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  1. #1
    SitePoint Evangelist Caesar's Avatar
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    How to detect number of visitors on the entire site?

    I was wondering if it was possible to place some php code on each and every page of my content on my site to detect the number of visitors on the site at any one moment just like what PHPNuke is able to do.

    Eg.

    Page 1 --> *php code -> 2 visitors
    Page 2 --> *php code -> 6 visitors
    Page 3 --> *php code -> 4 visitors

    Secret url (e.g http://www.mydomain.com/visitors.php) -> 12 visitors

    Any way to do that?

  2. #2
    SitePoint Zealot Overgrow's Avatar
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    It's not difficult but it's not an easy two-line explanation.

    You should create a sessions heap table. At the top of every page of your site you include (sessions.php).

    In that sessions.php you first query the sessions table to see if this IP address has a current session. If not, you insert into the session table. If it does, you update the table with their current location.


    ... here's a question: how do you delete old sessions? I've never looked to see how VB does it. It would be too much overhead to clean the session table with each update, so when do you go in and expire the old sessions? Cron job?
    Overgrow the Government: The Edge Forums
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    *warning: adult content

  3. #3
    Talk to the /dev/null Theiggsta's Avatar
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    I have actually done this before and it takes a bit of genius to actually come up with it, though it is rather simple.

    What you do is first gather the user's IP address and shove it into a variable. Then make a variable with a number for your expire time in seconds as your timeout, such as 300 per say. Then make a table called sessions with an ID,IP, and last_time area for the last time it was updated.

    Then there are 3 main queries you need to do, INSERT, UPDATE, and DELETE (which is the main garbage collection query)

    what you have it do first is check if the IP is IN the database, and if it isint, use an INSERT query to load it in and makesure you use time() to load the unix timestamp. Then put an ELSE for is the users IP does exist, then do an UPDATE and set the users session entry to the new time()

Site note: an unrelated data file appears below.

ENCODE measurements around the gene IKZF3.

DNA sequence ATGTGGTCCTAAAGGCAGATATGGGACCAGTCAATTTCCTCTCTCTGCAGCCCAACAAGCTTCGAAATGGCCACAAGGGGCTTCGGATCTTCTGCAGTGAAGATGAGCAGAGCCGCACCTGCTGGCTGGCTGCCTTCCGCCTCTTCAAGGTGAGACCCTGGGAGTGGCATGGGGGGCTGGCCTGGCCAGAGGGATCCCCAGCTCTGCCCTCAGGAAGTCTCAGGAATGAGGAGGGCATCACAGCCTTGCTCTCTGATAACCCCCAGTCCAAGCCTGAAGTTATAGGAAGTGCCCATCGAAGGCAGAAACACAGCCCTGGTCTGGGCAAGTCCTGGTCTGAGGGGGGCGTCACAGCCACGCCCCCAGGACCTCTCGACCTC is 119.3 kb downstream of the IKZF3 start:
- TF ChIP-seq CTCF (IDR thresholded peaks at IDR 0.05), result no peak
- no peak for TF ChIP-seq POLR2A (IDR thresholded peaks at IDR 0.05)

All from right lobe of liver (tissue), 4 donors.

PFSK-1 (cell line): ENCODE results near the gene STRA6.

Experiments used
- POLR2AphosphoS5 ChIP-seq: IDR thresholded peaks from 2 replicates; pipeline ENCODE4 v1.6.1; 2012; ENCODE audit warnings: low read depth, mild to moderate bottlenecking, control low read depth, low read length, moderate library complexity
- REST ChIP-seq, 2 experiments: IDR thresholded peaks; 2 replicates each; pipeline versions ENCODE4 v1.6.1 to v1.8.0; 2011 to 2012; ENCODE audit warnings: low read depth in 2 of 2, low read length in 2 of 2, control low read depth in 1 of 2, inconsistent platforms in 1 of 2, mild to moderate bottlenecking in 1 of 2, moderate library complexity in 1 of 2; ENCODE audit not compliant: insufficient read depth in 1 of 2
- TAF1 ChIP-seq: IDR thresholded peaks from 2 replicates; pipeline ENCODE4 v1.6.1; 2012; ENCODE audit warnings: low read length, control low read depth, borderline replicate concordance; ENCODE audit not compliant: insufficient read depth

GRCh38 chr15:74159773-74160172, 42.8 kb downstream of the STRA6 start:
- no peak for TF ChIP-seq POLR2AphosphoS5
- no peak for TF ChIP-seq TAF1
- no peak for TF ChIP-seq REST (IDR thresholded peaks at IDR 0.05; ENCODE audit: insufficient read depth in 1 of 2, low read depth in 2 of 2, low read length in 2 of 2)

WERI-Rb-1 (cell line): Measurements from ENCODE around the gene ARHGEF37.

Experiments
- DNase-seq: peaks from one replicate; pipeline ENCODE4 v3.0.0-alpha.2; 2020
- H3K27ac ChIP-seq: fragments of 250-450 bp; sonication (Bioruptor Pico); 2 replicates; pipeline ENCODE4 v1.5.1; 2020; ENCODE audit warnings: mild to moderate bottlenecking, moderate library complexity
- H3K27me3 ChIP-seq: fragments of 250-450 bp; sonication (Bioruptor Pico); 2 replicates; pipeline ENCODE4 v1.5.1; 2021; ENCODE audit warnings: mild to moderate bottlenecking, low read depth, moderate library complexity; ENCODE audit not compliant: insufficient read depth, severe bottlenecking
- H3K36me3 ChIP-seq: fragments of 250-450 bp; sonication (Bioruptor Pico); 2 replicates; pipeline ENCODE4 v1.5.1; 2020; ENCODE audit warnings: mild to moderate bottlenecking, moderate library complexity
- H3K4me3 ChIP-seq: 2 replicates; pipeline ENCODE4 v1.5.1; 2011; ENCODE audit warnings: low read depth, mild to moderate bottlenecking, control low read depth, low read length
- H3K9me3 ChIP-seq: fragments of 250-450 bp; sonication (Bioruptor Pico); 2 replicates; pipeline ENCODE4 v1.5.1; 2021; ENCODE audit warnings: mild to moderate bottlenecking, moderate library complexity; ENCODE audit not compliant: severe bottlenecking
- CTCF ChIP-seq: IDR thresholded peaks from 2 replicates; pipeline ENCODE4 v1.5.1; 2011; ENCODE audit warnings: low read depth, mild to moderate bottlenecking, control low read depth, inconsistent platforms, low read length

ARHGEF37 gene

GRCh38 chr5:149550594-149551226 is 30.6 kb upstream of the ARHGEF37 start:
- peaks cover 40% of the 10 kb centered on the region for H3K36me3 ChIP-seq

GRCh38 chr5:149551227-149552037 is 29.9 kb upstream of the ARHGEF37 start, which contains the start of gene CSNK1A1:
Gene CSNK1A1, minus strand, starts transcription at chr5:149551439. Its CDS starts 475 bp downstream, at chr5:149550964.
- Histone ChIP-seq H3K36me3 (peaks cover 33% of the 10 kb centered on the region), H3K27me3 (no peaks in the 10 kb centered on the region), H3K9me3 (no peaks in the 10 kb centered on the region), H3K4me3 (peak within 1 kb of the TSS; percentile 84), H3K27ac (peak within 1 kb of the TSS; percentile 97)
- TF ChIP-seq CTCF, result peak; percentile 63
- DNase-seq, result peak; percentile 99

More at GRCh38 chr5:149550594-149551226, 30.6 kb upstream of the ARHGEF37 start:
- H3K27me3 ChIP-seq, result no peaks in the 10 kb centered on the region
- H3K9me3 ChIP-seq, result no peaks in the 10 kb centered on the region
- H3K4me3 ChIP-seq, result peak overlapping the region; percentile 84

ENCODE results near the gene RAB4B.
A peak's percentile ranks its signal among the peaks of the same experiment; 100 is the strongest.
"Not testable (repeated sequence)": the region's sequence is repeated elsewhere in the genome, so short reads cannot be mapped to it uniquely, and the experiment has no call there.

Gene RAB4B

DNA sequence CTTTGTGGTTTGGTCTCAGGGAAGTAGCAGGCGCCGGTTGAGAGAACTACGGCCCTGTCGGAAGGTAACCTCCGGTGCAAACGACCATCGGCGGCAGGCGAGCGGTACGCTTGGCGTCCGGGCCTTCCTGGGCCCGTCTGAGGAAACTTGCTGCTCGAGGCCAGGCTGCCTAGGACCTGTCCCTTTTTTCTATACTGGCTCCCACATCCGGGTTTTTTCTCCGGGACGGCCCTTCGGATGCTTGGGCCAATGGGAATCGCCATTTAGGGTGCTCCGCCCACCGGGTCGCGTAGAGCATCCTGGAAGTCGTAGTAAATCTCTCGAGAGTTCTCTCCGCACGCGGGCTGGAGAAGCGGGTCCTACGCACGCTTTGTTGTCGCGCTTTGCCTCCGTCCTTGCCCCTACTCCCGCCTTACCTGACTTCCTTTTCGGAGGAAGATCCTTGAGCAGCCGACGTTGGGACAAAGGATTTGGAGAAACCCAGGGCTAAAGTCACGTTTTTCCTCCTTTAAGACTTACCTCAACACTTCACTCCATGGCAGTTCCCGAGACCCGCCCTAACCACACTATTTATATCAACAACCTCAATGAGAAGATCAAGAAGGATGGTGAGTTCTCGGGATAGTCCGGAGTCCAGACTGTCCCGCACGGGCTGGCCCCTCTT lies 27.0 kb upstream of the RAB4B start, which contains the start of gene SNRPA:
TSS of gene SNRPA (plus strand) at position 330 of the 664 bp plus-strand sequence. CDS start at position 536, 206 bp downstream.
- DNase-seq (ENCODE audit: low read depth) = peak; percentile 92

After the IF statement, comes the garbage collection routine, which makes it all automatic. The DELETE query should do the following:

    check if the user's time has expired past the expire time (this is where the variable comes in) The math for this shoudl be done in this type of fashion: (time() > (last_time + $expire))

    Thats just guidelines, its a fundamental, but it works. The way php functions right now forces you to do automated site functions via the user calling a main script file and doing the raw update routines that way.

  4. #4
    Hi there! Owen's Avatar
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    Or just parse the server log file... keep count of uniqe IPs until you get to N minutes... no need for a SQL database. If that (or any method) takes too much CPU time, every minute just run via cron to a text file and insert into document using an include.

    This should be fairly trivial to implement (and doesn't need SQL!)

    Owen

  5. #5
    Talk to the /dev/null Theiggsta's Avatar
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    yeah...but the database thing is easier speaking in relative terms.
    Aaron "Theiggsta" Kalin
    Pixel Martini
    Ruby and Rails Developer

  6. #6
    Grumpy Mole Man Skunk's Avatar
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    I'm not a massive fan of sessions, so I've written my own implementation of them using PHP and mySQL. This allows me to do lots of funky things, including counting the number of users on site at once.

    Basically when a user first hits a page you detect that they are a new user because they don't have a cookie set. Create a nice big random string and send it to them as a cookie which expires in say 60 minutes - then save that string in a database table along with a timestamp of the current time.

    Each subsequent visit the user makes to a page in your site, have the script detect their cookie and look them up in the database table. If the cookie is there and hasn't expired yet (the script can see if it's expired by adding the expiration time in seconds to the time stamp saved in the database) don't do anything - if they don't have a cookie set one and add it to the database.

    To see how many users are on site at once, all a script has to do is count the number of active sessions in the database table (active sessions can be seen by checking for sessions with a start timestamp occuring in the last 60 minutes or whatever).

    The downside to this is that if the user has cookies turned off it won't work, so it's a advisable to track their IP as well if you want to use this seriously. I use this system to allow users to log in with their username and password - the session table stores their user ID allowing me to securely check a user's permissions on every page they visit.

  7. #7
    Hi there! Owen's Avatar
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    See http://www.stonehenge.com/merlyn/Web...ues/col04.html for an (overly complex) Perl script to print out the last N visitors... Similar to what you want. it shows the IPS of the last visitors... Just for some ideas on how to do it.

    BTW: not everyone writes Perl so cryptic... I think he is trying to demonstrate more advanced techniques w/ this simple example.

    Owen


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